Starship Troopers is a political science fiction novel written by Robert Heinlein and published in December 1959. The story takes place in Earth's future when a young man enlists into the military during a time of peace for political gain, but shortly after enlisting, the Earth is attacked by an insect-like alien race that they must fight. Despite the setting, the book is mostly about politics and military structure.
The movie is only loosely based on the book and turns a deep political novel into a brainless action film.
I don't own this book, but have listened to an audio book recording.
- There were too few action scenes and an uncritical approach to politics, but as a whole, I found the book to be enjoyable.
- Many of the themes resonate with me, brotherhood, responsibility, civic duty, etc.
- The idea of a military themed meritocracy (only people who have served in the military may vote) is certainly and interesting concept, and the book does a decent job of promoting the idea, explaining why only those people who have proved that they are willing to sacrifice themselves for the good of society are best fit to run it.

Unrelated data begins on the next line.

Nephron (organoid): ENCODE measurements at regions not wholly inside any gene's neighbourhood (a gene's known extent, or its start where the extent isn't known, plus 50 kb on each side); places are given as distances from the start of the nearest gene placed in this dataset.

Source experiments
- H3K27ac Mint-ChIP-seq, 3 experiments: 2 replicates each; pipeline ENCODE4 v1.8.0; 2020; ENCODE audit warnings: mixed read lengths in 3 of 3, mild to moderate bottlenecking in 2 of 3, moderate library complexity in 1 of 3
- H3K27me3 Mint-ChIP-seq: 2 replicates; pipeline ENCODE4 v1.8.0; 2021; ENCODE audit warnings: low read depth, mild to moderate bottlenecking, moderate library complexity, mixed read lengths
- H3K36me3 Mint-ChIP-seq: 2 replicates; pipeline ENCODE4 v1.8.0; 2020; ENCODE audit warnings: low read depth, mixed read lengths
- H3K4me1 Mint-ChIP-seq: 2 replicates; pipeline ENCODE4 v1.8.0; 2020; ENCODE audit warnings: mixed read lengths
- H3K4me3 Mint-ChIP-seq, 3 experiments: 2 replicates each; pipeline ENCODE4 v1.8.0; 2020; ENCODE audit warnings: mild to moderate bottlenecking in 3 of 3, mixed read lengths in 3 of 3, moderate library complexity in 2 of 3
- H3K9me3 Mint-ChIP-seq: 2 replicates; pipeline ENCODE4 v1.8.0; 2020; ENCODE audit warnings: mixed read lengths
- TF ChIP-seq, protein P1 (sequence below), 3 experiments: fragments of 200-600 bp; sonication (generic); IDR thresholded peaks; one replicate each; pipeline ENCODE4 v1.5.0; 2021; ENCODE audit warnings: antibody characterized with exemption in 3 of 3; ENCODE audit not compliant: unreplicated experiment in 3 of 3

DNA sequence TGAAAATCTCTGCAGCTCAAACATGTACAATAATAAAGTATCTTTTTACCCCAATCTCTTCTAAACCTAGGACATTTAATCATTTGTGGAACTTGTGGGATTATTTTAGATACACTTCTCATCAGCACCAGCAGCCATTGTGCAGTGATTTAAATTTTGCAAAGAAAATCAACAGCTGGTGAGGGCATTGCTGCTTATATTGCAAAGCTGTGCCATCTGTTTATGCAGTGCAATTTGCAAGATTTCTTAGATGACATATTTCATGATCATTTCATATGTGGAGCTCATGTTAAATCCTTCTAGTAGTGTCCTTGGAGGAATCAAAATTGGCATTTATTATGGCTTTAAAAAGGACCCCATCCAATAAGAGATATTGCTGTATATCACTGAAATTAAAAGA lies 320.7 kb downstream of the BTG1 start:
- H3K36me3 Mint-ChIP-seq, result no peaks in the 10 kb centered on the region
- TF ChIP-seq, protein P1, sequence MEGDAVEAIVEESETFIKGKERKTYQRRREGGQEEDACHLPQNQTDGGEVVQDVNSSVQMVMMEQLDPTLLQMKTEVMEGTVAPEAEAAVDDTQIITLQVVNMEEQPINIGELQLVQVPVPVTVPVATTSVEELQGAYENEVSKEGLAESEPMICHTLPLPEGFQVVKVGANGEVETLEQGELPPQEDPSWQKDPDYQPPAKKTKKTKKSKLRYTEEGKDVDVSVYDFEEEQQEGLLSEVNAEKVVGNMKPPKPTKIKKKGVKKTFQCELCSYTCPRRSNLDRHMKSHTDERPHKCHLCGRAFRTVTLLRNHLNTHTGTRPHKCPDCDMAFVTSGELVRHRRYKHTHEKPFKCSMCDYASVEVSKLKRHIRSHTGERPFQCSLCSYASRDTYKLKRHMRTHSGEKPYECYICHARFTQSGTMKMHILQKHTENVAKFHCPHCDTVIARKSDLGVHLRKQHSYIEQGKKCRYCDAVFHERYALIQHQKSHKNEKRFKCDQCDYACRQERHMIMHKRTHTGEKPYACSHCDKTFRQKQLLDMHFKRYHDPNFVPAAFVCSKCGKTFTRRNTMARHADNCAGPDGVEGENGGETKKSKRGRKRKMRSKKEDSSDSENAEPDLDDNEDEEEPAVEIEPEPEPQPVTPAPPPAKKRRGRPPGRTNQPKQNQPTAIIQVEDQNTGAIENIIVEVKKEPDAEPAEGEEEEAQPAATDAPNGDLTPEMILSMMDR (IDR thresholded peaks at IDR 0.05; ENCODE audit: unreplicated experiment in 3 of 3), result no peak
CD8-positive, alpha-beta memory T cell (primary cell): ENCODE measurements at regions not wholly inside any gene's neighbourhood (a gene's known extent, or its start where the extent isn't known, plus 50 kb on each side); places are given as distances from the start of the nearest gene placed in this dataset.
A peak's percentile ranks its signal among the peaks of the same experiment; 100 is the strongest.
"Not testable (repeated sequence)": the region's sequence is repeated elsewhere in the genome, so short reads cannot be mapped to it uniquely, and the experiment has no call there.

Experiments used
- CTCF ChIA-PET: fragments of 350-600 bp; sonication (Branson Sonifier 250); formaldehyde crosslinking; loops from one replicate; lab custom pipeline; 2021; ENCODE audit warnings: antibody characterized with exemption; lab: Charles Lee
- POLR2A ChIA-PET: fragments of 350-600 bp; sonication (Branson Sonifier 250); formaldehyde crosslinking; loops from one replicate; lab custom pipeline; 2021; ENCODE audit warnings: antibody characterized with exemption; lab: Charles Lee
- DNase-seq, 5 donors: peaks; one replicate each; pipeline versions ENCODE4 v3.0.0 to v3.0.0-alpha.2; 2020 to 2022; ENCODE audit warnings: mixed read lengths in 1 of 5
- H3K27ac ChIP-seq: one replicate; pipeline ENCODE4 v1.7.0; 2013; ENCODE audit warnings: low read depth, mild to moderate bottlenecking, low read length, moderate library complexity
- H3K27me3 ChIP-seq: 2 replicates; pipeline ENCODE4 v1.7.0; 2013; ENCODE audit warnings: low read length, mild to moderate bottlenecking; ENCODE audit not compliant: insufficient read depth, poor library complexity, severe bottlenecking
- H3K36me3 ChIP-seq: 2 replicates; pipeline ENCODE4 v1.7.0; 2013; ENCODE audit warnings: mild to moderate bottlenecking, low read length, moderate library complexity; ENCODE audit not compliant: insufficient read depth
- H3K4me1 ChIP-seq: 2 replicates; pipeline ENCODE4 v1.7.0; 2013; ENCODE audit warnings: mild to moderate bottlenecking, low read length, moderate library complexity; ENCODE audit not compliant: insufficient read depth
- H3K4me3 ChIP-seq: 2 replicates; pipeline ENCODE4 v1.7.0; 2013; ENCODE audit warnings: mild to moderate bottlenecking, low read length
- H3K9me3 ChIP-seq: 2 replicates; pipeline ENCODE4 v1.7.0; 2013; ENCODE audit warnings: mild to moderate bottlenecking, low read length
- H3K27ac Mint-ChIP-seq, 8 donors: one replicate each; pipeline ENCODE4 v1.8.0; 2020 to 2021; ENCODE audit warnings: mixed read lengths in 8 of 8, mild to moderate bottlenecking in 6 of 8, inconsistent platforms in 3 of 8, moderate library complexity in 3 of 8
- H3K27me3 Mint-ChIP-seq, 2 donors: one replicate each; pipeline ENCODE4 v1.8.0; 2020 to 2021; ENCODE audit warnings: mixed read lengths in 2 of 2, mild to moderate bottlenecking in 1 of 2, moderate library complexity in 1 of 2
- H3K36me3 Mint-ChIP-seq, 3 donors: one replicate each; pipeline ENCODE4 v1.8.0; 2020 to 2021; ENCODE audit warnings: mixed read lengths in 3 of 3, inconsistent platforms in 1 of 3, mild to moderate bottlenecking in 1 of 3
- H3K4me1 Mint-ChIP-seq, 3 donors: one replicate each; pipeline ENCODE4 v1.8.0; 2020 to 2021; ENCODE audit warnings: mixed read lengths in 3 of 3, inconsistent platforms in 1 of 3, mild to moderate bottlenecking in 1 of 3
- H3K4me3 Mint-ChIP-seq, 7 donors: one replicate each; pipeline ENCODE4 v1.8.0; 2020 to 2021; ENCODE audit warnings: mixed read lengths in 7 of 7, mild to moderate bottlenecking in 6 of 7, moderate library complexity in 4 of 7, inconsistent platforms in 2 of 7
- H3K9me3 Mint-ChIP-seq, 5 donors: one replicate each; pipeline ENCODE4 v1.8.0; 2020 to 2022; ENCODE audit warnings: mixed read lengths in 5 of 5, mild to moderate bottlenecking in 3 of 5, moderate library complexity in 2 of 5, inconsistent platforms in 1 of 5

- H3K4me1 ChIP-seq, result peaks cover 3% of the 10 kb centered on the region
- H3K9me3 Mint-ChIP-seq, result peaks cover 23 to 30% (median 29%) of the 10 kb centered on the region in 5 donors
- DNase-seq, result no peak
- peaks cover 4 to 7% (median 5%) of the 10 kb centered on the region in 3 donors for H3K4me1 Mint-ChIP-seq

- Like many readers, I found the society to be far too... "patriotic," but this didn't limit my enjoyment. I would probably enjoy such a book even if the hero grew up in a communist, socialist, or fascist government as well because the writing was so good.
- I certainly have to give Heinlein props for being one of the first authors to flesh out the idea of an exoskeleton mobile infantry suit.
- There were some pretty dull sections where Heinlein seemed to be describing the over-all chain of command of the entire military.
- I do have to agree with the critics that, like The Moon Is a Harsh Mistress, the book is essentially a story contrived around Heinlein's political views. There really isn't much going on, hell, a large portion takes place in a classroom with teachers debating with students, and always getting their points across unopposed.
- The society claims to have found a science of morality which can be proved logically, which would have been more interesting if Heinlein made an attempt to explain how such a thing could be possible. It took a big suspension of disbelief to assume you could create a logical proof for why it's necessary to go to war. In fact, the actual scientific evidence regarding issues like corporal and capital punishment show the practices to be far less effective than humane alternatives.